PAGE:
It should be pointed out that the version of Type Expander available in the App Store (which is what I use) is v3.4.2 … the most current version is v4.0.5 … Smile had to take a pass on selling v4 in the App Store because TextExpander couldn’t pass muster on the new Apple sandbox rules … TE can’t do what it does and still meet Apple’s criteria … I’m hoping that the sandbox situation is an evolving issue so we can get these updates available in the App Store … I’m not sure what, if any improvements there are in v4.x that users may be keen on … but if you want it, you have to get it from Smile directly.

Another vote for PicturesPro PhotoCart (and Website:D). I don’t miss SmugMug at all.

Impression for a quick watermark/signature/logo without leaving Aperture.

PTLens for lens correction.

I still love Photo Mechanic as my go-to for attaching meta info before I even import to Aperture. It’s just smart and fast though the Aperture updates over the last year and Joseph’s video tutorial about TE may finally wean me of PM.

Catapult if you need to round trip through ACR and keep Smart Objects.

I first read about JPEG Mini here and that’s proved invaluable.

I don’t use it every day but Aperture Inspector is handy for finding your patterns (and breaking out of them).

I’m glad someone mentioned PT Lens. Joseph, what do you use for lens correction?

Applescript always helps my workflow process dramatically.

In addition to what you already posted, I also use:

Photomatix HDR Aperture Plug-in for easy round trip HDR photo processing.
Topaz DeNoise for my high ISO photos.
Apple iPad and Apple TV: my family loves to see photo slideshows of family events, so I load my exported photos onto the iPad (with the iTunes sync specific folders method) and AirPlay it to the Apple TV (my computer is too old to have AirPlay mirroring). This way, I can swipe back and forth on the iPad manually in case some people want to see certain photos for longer.

I think I’m finally going to add TextExpander to my current set of tools :)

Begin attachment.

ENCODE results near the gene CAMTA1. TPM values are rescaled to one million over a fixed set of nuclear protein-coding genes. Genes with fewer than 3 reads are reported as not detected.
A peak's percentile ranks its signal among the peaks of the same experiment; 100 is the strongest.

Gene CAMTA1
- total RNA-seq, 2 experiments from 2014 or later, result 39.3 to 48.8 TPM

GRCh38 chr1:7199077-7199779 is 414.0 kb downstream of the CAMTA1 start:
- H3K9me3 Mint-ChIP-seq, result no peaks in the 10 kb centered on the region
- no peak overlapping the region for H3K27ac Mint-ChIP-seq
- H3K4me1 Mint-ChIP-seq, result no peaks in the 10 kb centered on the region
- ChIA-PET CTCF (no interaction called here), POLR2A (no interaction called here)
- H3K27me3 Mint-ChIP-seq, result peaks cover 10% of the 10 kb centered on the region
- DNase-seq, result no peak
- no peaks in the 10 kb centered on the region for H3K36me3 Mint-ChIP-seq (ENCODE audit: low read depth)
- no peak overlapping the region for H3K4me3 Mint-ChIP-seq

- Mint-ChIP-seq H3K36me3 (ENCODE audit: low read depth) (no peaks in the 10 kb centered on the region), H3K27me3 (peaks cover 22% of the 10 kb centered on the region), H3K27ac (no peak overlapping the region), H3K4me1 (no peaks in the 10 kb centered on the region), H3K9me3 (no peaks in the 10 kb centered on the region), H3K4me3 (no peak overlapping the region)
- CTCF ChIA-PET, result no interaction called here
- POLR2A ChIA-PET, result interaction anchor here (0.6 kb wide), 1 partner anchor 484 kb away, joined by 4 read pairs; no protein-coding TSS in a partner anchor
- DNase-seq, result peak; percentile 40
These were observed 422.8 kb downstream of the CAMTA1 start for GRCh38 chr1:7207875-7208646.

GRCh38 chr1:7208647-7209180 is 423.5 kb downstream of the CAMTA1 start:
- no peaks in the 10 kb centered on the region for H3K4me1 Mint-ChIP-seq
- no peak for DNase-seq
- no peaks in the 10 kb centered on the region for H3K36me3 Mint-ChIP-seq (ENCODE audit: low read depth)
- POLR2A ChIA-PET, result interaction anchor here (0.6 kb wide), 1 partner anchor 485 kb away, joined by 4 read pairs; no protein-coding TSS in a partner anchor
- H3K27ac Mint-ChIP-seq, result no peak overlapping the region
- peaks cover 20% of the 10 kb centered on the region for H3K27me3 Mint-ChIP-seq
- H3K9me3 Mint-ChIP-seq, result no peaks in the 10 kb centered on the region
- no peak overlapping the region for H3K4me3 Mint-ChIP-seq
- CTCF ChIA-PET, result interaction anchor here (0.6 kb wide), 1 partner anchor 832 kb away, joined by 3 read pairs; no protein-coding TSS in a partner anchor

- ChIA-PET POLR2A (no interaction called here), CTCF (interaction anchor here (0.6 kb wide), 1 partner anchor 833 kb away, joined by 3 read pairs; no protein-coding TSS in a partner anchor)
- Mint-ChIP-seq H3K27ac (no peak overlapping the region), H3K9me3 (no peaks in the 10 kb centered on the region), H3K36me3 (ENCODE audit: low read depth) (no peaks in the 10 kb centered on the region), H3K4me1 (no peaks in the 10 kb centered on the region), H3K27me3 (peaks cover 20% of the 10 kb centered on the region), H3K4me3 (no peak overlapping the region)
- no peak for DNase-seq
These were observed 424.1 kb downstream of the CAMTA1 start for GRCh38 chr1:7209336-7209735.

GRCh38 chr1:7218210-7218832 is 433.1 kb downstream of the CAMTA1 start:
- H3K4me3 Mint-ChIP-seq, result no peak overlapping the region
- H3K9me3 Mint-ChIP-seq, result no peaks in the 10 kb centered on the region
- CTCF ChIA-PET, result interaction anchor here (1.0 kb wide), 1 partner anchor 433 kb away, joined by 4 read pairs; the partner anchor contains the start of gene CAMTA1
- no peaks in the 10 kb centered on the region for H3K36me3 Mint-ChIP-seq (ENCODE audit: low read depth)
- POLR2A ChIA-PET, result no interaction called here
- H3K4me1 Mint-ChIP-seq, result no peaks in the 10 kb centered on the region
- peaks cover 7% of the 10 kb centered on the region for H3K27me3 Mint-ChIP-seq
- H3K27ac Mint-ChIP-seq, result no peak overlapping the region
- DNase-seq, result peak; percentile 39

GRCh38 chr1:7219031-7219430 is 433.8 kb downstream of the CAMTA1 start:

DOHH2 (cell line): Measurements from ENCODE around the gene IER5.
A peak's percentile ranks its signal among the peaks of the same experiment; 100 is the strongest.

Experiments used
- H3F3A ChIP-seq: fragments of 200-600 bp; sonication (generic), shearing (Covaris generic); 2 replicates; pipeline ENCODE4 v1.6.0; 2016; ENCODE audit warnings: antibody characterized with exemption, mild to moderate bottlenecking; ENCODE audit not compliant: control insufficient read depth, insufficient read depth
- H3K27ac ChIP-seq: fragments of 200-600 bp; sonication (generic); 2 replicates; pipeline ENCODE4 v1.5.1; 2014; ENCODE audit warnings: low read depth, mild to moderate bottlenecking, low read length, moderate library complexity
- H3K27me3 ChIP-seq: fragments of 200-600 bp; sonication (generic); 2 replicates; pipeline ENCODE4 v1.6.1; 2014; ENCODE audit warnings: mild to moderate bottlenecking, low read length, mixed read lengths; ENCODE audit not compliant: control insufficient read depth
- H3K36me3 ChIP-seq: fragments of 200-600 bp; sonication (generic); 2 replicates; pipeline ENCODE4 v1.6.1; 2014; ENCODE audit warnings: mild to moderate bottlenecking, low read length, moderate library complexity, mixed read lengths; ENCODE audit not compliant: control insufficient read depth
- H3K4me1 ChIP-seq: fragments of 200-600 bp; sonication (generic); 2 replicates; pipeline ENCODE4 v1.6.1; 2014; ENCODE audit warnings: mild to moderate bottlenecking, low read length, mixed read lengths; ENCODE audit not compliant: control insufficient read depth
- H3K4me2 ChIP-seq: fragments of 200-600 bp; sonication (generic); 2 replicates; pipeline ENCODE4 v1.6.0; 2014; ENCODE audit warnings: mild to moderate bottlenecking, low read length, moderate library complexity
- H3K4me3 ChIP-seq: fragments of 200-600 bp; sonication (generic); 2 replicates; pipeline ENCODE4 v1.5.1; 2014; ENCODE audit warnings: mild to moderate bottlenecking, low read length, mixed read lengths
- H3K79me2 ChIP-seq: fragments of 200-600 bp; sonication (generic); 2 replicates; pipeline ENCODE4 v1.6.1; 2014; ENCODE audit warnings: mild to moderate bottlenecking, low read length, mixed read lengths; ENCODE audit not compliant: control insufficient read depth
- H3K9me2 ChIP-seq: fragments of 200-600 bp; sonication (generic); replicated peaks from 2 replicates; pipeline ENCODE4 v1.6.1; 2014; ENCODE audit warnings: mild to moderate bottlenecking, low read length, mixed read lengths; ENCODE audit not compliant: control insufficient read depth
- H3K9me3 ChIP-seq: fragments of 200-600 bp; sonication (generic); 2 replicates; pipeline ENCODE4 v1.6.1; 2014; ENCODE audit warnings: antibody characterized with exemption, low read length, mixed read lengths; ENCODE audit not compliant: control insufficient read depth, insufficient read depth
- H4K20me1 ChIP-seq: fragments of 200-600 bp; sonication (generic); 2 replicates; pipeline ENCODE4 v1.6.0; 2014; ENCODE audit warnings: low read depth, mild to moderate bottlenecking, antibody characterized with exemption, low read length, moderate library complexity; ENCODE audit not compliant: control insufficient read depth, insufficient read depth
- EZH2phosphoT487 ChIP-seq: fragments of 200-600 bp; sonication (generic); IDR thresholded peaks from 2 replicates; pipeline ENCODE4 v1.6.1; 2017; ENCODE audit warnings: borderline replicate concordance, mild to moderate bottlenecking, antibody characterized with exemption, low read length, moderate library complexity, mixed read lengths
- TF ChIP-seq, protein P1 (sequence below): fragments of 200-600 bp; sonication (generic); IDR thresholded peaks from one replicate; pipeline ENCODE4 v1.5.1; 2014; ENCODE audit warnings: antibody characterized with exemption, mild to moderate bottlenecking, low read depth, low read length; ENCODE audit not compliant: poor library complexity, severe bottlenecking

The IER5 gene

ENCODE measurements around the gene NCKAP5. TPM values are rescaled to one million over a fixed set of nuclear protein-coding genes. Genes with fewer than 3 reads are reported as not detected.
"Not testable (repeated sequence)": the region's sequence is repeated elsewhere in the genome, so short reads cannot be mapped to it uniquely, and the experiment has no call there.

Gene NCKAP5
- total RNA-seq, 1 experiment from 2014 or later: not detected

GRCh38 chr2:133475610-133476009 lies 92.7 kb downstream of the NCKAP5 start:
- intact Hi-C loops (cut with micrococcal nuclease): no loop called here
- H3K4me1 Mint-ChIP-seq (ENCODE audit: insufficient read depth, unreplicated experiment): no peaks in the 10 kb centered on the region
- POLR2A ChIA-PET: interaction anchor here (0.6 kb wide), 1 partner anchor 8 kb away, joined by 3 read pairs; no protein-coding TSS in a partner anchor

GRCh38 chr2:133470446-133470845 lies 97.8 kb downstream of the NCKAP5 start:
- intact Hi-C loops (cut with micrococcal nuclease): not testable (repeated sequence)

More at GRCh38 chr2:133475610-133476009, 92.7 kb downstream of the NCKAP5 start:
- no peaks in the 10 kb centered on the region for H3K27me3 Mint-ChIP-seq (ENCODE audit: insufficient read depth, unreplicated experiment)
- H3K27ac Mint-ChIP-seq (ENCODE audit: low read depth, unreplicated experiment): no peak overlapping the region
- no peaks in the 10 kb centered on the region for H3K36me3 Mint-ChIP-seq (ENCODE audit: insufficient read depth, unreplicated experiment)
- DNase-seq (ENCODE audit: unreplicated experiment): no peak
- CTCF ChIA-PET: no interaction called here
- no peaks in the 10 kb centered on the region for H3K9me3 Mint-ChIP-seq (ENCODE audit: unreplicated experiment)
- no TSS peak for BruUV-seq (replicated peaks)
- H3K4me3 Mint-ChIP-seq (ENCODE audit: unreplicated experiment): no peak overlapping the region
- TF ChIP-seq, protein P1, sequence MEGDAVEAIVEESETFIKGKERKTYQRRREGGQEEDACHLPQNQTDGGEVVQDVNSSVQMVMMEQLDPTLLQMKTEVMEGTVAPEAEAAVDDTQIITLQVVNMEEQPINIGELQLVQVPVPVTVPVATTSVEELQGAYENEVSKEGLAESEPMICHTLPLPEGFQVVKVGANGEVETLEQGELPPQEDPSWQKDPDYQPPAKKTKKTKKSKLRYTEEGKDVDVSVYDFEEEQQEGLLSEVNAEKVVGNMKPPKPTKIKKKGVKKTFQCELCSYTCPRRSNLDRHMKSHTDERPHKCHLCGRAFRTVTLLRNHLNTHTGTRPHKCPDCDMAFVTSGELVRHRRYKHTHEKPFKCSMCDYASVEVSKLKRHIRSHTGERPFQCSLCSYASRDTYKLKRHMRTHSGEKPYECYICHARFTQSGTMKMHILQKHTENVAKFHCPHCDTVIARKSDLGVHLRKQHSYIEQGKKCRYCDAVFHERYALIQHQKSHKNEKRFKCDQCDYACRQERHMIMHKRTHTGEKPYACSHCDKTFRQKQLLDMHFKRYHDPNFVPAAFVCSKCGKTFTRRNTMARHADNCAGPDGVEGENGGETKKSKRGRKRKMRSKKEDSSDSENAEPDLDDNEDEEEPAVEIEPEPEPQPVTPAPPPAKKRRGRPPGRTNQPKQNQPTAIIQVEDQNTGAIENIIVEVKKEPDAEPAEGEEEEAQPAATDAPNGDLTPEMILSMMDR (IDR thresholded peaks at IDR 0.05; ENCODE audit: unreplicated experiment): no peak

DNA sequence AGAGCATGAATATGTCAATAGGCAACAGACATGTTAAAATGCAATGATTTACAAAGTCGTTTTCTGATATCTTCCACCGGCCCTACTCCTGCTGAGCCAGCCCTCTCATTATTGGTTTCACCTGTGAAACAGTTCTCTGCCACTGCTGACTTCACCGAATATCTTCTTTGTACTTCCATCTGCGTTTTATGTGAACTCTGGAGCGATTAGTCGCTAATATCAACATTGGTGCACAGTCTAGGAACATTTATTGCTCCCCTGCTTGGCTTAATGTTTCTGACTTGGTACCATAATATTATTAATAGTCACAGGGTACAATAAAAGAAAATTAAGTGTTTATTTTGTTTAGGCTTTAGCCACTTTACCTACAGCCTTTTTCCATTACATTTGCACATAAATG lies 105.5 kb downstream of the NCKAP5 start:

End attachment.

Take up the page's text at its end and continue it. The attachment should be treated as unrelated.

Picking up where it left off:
This is my current list of essentials:
- Crashplan for backups (I also use it for lan-backups to my NAS in stead of Time Machine)
- Evernote for all my scanned stuff (with my ScanSnap scanner) and all pdf’s
- Dropbox for small stuff
- CopyLess for an extended clipboard (Cmd-Option-V shows a list of copied items)
- CleanMyDrive to keep SD cards clean of apple stuff like a hidden (on Mac) trash can
- Chrome as a browser on both Mac/Windows/iPhone with everything synced except passwords
- Lastpass as a password manager, in combination with 2 Yubikeys for 2-factor authentication
- Wunderlist as my todo list manager
- Totalfinder as a finder replacement for tabbed finder browsing and Cut-paste functionality for files and quick toggle of showing hidden files
- iTunes Match for sync’ing my music
- EasyFind as an easier way to find the files I’m searching on my Mac
- DaisyDisk to check what folders are hogging the most space

Before, I also used Quicksilver and Alfred for application launching, but now I’m quite satisfied with Spotlight, so I stopped using a 3rd party application for this.

I’m always looking for new or possibly better tools than then ones I have already :)

Photo Mechanic is great for the initial ingest and cull. With the code replacements that I use for captioning and keywording, adding metadata is a breeze. I’m also building up my own controlled vocabulary that PM can address. PM’s other main benefit (for me) is that, like Aperture, it plays real nice with NEF files and it can [sacrilege] *write data directly to the NEF* [/sacrilege].

I’m also tying up my workflow with Folder Actions that I’ve produced using Automator (see my posts on this thread in User Questions for how I use Folder Actions for external edits and automatically re-importing.

Finally, a nice glass of Shiraz and some Talking Heads, Stranglers or Pixies grooves in the background often helps my workflow along.

Russell … Text Expander offers the same exact functionality of code replacement found in PM for Aperture … TE can even use the roster files generated by CodeReplacements.com without alteration … plus … TE works with any application you use … it’s like having code replacement system wide not in just one app … if you set Aperture’s import preferences to use the Camera Preview (which is what PM does) … and/or you can also set up Aperture to only import “tagged” images to further streamline import times on deadline … you basically have all the speed, convenience and power of PM, right in Aperture … plus the all the RAW image processing power Aperture offers …

Hi Butch - yup, I get that but I’ve already splashed the cash on PM5. In fact, in my post above I’d deleted a parenthetical “(just like TE)” ) … Kinda wished I hadn’t now…

In its favo(u)r, I do find PM a bit quicker on the browsing and zooming front so I can cull and tag keepers a bit quicker in PM than I can in Aperture. This is especially so on my aging, creaking C2D MBP. PM is also more intuitive than Aperture when shifting files around at the Finder level by dragging and dropping so I can quickly move keepers from my initial dump to their archival folders, rename them and add metadata before importing into Aperture. And its all stored within the NEF (i.e. no xmp sidecars).